Image: Tina Tiller
Image: Tina Tiller

SocietyJanuary 28, 2023

Hear me out: Stop putting your feet up on the dashboard

Image: Tina Tiller
Image: Tina Tiller

It’s a common sight during summer. It’s also a recipe for disaster.

I recently drove with my family from New Plymouth to Tāmaki Makaurau and, just like how I lost count of how many cows I saw on the way, I lost count of how many cars had a passenger sitting in a position that made me quiver and shake my head.

That particular position is when the passenger who called shotgun has their feet relaxing on the car’s dashboard or outside their window while the car is in motion.

I quivered because on first principles I can see how, if a car accident were to occur, being in that very position, like you’re chilling on a hammock, would lead to some disturbing, life-changing injuries. It’s not something you would catch me doing ever.

During this five hour drive, after seeing a fourth passenger with their feet on the dashboard going through Te Kuiti, I asked my husband, who’s been a doctor for 12 years, whether he had heard of patients presenting with injuries from sitting in this position in a car. Without hesitation, but also without any further explanation, he simply said yes.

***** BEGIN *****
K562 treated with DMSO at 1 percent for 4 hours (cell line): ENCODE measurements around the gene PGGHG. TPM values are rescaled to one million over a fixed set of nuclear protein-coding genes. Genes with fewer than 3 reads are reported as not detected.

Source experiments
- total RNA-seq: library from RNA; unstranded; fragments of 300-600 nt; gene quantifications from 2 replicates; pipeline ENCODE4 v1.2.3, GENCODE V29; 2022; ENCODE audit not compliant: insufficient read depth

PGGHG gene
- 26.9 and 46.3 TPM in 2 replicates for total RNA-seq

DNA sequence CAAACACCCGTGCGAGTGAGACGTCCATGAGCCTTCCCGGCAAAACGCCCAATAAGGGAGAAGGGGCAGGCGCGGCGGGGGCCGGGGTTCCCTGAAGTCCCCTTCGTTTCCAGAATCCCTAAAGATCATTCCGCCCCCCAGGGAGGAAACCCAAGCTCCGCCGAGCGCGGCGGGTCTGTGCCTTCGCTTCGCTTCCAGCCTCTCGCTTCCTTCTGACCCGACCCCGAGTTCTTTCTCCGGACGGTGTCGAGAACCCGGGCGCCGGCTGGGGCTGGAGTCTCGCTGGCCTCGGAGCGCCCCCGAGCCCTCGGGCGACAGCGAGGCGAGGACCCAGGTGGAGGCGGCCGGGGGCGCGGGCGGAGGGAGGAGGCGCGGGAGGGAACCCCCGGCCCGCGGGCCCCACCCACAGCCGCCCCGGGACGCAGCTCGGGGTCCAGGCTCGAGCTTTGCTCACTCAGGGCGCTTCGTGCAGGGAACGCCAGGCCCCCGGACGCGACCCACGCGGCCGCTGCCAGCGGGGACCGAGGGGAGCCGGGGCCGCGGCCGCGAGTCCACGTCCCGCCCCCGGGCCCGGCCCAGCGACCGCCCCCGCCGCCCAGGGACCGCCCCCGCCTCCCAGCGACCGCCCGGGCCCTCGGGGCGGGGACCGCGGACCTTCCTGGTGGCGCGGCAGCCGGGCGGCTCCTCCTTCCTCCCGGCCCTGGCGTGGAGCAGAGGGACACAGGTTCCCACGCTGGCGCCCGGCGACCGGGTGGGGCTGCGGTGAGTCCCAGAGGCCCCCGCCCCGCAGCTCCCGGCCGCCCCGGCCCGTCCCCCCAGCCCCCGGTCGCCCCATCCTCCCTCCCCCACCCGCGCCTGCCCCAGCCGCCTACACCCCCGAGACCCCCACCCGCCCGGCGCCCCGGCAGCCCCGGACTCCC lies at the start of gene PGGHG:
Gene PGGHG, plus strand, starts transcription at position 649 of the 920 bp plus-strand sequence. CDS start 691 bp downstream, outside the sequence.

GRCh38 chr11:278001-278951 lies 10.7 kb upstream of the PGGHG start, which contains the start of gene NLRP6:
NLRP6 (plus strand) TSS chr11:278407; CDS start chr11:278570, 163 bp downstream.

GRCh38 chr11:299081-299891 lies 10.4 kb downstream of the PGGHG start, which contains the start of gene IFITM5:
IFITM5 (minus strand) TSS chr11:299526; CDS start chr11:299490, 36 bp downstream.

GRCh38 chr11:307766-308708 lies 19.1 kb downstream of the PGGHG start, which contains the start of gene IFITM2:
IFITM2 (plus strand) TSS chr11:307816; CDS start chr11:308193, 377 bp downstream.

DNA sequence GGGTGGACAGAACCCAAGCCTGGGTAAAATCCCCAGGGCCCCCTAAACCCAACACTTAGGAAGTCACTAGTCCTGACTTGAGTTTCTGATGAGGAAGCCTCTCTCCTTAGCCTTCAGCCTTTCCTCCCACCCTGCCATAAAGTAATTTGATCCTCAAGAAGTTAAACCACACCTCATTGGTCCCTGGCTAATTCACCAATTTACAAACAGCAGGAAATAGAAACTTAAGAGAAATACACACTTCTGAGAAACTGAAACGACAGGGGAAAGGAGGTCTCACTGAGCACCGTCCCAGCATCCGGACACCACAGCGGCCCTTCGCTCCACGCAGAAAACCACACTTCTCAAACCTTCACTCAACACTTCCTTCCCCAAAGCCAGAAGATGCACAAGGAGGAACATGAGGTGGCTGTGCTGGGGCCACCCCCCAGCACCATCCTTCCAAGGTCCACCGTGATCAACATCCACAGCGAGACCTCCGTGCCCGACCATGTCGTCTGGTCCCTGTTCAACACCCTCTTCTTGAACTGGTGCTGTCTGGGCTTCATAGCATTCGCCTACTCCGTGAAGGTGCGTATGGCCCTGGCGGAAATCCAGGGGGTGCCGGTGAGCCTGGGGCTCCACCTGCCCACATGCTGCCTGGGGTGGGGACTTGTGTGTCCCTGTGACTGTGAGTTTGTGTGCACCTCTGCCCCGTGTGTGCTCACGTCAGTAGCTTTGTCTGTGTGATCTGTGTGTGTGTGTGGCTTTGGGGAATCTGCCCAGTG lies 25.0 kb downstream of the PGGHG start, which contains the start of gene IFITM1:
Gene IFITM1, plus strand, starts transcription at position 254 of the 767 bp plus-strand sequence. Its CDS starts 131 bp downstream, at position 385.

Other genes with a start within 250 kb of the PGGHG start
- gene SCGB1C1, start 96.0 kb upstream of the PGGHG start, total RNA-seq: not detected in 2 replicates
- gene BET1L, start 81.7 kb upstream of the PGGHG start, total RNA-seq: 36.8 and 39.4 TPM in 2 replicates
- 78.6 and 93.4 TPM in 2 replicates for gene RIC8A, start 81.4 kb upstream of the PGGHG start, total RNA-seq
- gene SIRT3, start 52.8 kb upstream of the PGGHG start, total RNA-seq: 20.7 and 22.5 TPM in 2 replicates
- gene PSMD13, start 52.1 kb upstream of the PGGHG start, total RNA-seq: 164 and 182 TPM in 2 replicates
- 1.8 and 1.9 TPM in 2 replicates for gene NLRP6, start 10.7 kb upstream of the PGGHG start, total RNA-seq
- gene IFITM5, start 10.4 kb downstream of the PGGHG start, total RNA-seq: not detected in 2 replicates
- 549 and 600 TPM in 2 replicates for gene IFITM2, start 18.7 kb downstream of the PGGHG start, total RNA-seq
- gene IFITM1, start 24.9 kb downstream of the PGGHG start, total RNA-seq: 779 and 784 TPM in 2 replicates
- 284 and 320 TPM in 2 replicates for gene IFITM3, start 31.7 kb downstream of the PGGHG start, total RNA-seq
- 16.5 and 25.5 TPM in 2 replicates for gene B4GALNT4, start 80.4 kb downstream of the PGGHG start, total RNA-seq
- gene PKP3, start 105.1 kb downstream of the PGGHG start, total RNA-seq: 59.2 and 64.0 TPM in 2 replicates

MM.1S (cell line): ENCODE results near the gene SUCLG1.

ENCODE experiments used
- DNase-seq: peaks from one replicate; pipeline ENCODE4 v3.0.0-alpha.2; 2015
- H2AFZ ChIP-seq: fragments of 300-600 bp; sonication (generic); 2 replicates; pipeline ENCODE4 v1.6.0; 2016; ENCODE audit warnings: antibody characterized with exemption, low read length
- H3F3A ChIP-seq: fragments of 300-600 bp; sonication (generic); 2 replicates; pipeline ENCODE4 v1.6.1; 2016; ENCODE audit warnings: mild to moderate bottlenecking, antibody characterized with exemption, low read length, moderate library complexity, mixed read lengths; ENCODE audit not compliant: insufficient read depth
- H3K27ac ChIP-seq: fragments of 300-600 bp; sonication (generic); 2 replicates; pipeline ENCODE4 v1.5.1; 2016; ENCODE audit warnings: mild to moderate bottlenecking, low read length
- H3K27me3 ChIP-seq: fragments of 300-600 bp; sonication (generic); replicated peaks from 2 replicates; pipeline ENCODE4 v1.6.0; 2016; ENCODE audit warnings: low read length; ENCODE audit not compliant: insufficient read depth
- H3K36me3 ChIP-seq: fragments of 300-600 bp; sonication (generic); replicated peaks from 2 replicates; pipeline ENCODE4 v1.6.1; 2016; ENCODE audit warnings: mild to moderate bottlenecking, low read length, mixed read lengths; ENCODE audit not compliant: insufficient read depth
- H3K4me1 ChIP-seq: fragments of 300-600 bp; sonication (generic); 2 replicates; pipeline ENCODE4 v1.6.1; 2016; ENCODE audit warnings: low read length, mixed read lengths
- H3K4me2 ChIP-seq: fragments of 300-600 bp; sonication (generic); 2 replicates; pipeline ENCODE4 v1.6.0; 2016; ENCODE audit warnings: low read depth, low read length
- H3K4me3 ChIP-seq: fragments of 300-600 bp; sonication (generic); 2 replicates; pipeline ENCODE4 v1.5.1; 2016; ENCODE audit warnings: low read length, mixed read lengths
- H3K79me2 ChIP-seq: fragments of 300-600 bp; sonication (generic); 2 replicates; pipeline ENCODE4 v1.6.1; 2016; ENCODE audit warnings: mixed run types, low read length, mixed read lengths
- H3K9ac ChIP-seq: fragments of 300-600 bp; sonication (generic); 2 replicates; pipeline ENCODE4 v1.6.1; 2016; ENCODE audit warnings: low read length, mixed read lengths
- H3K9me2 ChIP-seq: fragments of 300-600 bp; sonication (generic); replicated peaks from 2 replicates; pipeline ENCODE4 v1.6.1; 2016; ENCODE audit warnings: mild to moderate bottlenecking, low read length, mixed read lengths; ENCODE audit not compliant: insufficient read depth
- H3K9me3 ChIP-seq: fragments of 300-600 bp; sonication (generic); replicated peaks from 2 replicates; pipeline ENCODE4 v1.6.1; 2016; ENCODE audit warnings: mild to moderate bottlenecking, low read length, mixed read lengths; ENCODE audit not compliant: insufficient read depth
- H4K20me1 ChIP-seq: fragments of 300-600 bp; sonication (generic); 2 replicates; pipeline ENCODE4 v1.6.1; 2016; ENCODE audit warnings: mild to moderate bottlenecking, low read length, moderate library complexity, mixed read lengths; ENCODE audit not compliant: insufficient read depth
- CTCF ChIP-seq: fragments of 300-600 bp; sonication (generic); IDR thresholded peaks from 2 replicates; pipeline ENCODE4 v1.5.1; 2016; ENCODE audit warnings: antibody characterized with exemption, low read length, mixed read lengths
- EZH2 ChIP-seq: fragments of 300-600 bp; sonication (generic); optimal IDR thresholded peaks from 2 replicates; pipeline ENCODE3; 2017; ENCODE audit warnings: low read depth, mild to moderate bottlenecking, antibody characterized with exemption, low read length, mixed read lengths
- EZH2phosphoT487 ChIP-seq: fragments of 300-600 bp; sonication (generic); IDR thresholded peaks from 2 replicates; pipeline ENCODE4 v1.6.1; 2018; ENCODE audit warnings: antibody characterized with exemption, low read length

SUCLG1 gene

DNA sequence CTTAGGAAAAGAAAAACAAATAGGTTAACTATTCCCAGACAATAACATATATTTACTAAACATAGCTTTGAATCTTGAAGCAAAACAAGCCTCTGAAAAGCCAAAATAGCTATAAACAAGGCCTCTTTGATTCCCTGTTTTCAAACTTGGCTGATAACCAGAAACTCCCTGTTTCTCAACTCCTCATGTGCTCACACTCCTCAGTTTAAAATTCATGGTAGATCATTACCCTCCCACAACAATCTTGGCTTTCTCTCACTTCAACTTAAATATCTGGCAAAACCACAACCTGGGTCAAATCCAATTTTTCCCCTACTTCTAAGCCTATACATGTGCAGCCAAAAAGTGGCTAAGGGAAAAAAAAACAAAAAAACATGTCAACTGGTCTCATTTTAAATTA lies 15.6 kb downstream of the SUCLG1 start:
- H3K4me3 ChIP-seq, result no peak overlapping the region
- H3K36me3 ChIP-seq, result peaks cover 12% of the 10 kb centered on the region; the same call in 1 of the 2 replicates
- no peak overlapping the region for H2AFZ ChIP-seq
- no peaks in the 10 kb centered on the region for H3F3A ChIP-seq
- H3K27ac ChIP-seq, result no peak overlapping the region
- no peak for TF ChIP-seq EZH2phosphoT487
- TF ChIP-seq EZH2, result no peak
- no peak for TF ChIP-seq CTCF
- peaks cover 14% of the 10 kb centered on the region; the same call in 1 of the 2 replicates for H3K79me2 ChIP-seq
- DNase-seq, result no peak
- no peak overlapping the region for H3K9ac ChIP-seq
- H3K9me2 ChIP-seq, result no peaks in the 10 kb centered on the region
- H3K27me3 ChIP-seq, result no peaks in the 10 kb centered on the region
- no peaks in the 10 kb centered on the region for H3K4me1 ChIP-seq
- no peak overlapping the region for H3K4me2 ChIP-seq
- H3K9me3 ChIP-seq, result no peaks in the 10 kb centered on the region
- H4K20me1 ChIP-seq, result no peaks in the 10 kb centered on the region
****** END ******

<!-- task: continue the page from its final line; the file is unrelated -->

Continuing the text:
Engineers and data scientists at the New South Wales Road and Maritime Services Crashlab demonstrated how dangerous this seating position is in 2017 at a purpose-built facility located in Sydney’s western suburbs.

The team conducted a crash simulation which had a Holden Commodore impacting a wall at 70km/h, resulting in the deployment of the front passenger airbag. The dummy passenger had its feet on the dashboard and the airbag pushed the dummy’s feet back into its face.

On reviewing their results frame by frame, the experts saw the seatbelt caused the bulk of the damage and having the feet up on the dashboard had caused the dummy to slip down underneath the belt, which meant the internal organs bore the brunt of the impact.

If that isn’t enough to convince you to quit the habit when jumping into the front passenger seat, read the story of Irish woman Grainne Kealy, who broke nearly every bone in her face in a car crash while her feet were on the dashboard. Kealy’s boyfriend’s Jeep hit a wall at 120 mph, causing the airbag under her feet to inflate and her knees slammed into her face. She is now left without a forehead after doctors were forced to remove it and suffered multiple facial fractures and a fluid leak from her brain.

Next time the sun tempts you to wind your window down for fresh air and you ponder putting your feet up to relax while sitting in the passenger seat, think about your lovely face and keep your feet on the ground.

This is Public Interest Journalism funded through NZ On Air.

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